New WSU research center in Kenya will provide diagnostic testing, vaccines

Researchers investigate Rift Valley fever, MERS-CoV; other centers around the world coordinate disease surveillance efforts

A+researcher+tests+a+camel+for+MERS-CoV+in+Marsabit%2C+Kenya.+Camels+are+known+to+be+reservoir+hosts+of+the+virus.

COURTESY OF LAURA LOCKARD

A researcher tests a camel for MERS-CoV in Marsabit, Kenya. Camels are known to be reservoir hosts of the virus.

EMMA LEDBETTER, Evergreen reporter

WSU launched a new Center for Research in Emerging Infectious Diseases in Nairobi, Kenya, which will speed the development of diagnostic testing and vaccines for various diseases in eastern and central Africa.

As part of WSU’s Global Health – Kenya program, the center serves 13 countries in the region and is conducting studies on diseases in four of those countries, said Kariuki Njenga, director of the new research center, called CREID-ECA, and WSU professor of infectious diseases. 

“The idea behind creating this CREID … is to bring research closer to where outbreaks happen,” Njenga said. “We should be at the front line, making sure we provide [a] quick and rapid diagnosis of what the problem could be.”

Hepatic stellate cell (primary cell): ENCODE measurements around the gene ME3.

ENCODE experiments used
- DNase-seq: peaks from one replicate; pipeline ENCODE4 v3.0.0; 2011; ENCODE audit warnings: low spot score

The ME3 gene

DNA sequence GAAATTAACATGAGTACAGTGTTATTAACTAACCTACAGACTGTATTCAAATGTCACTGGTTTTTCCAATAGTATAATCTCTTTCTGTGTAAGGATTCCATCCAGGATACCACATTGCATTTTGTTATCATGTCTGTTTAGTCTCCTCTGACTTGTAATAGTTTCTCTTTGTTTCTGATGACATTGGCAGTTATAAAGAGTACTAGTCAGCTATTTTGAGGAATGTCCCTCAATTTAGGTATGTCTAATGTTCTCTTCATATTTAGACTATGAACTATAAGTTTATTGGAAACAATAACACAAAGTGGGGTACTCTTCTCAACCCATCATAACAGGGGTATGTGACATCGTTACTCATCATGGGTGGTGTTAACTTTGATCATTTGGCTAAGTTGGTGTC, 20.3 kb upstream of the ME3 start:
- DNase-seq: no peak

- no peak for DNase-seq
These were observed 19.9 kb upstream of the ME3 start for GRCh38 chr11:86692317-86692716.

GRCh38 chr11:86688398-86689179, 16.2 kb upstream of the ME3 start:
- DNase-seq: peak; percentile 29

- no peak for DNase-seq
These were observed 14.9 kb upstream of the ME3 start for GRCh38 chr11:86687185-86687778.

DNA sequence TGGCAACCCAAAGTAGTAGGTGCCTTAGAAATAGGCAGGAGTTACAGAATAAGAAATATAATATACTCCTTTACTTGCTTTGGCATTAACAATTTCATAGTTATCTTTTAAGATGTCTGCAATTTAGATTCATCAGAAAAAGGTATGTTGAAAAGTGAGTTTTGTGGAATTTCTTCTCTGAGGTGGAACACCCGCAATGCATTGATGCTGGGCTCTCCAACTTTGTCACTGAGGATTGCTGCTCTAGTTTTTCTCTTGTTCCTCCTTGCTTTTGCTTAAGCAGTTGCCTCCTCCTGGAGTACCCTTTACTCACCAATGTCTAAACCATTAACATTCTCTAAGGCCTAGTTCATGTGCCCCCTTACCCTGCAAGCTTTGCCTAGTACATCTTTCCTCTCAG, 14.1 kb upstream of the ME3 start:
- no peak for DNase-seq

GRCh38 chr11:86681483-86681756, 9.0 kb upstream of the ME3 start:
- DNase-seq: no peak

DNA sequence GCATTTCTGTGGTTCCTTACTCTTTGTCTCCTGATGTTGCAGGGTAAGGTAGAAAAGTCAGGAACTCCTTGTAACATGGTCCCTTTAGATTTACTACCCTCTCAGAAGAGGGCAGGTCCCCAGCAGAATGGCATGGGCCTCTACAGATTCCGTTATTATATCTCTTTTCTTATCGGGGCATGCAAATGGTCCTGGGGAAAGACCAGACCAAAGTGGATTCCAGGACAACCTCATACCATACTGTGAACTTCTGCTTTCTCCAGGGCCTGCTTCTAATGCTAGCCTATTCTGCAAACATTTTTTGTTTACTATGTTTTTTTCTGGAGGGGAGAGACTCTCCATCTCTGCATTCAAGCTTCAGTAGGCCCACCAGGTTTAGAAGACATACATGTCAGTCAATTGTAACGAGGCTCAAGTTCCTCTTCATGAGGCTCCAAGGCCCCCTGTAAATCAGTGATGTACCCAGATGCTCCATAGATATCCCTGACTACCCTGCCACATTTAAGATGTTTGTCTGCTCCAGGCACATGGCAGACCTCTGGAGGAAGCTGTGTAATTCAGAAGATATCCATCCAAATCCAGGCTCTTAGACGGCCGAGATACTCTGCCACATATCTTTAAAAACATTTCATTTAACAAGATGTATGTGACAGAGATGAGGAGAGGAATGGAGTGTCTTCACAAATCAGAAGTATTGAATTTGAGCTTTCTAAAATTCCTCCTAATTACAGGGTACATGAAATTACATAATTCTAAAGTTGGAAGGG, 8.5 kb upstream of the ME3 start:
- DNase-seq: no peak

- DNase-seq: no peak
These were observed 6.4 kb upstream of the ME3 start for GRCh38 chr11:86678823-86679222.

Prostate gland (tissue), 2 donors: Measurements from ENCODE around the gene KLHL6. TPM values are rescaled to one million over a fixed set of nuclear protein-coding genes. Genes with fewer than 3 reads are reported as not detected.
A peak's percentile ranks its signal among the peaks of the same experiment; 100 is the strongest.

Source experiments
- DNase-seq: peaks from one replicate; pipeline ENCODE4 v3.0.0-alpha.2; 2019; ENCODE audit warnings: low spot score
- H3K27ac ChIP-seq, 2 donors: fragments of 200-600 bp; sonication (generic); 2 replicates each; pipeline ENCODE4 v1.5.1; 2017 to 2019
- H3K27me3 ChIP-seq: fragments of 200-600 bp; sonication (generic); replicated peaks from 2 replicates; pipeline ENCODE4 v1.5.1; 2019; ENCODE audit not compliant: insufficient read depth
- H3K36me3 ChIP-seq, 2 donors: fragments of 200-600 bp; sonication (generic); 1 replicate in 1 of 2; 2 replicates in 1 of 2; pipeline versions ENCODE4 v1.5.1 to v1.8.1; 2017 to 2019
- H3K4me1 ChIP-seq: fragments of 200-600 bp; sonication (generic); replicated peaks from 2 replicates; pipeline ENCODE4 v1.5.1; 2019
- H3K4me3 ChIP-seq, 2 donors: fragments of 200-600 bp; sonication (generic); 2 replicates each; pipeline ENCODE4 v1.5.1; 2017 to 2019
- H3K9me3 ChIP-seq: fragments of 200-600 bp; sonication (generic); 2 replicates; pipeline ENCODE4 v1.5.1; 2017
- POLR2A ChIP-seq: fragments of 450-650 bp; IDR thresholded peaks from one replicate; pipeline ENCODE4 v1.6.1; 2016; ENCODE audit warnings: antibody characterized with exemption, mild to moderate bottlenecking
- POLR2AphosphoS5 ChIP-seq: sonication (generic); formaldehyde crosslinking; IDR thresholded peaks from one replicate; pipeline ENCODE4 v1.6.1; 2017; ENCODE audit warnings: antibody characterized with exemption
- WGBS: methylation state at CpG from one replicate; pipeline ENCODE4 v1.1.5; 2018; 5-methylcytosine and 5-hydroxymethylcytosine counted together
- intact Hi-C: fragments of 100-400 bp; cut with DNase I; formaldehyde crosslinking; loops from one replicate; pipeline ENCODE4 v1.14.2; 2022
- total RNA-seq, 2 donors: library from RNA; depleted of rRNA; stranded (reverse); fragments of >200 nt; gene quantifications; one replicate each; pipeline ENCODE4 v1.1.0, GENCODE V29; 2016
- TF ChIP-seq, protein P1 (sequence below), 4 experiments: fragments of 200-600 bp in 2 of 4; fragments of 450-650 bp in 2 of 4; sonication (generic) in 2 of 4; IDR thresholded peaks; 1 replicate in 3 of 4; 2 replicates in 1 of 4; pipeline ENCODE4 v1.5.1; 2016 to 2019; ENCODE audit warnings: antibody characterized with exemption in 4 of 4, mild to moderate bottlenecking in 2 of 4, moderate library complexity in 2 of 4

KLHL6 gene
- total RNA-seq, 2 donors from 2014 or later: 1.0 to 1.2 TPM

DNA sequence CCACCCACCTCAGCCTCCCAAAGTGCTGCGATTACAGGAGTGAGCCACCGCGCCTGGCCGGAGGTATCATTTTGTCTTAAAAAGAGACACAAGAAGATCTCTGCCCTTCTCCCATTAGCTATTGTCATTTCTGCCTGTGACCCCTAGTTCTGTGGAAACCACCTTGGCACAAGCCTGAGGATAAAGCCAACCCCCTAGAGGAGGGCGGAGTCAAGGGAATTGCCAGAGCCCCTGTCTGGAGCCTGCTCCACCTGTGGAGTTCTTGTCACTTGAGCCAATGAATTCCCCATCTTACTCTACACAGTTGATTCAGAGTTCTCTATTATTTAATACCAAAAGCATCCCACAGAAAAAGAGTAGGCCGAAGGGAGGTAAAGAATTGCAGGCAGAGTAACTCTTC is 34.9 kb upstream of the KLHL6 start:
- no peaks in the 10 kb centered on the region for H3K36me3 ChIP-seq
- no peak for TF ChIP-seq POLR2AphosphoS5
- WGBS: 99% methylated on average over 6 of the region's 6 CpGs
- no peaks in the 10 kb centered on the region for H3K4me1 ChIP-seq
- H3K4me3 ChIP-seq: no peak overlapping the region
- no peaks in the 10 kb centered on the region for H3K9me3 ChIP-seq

More research was needed to identify emerging and infectious diseases, Njenga said. Disease surveillance before and during epidemics is a large part of the center’s function in eastern and central Africa.

A number of known and unknown infections could cause unexplained symptoms, such as high fevers. Researchers at CREID will work with local healthcare providers to identify diseases that may be causing such symptoms in patients, said Guy Palmer, senior director of WSU Global Health and WSU regents professor of pathology and infectious diseases.

“You don’t build trust with a community … during an outbreak,” Palmer said. “You build it before, by working with them.”

One of CREID’s primary roles is to create and distribute diagnostic tests, reagents and vaccines during epidemics, Njenga said. 

Outside of epidemics, CREID researchers are studying two viruses, Rift Valley fever and MERS-CoV, to gain a deeper understanding of existing pathogens in the region, he said. 

The research center cooperates with 10 other centers around the world to monitor emerging diseases and coordinate response efforts, Palmer said. The centers are funded by the National Institutes of Health and run in cooperation with other universities.

“What we are doing is perhaps the best effort to prevent the next COVID,” Njenga said. “It is circulating and lurking in the vines, and that’s where we are working.”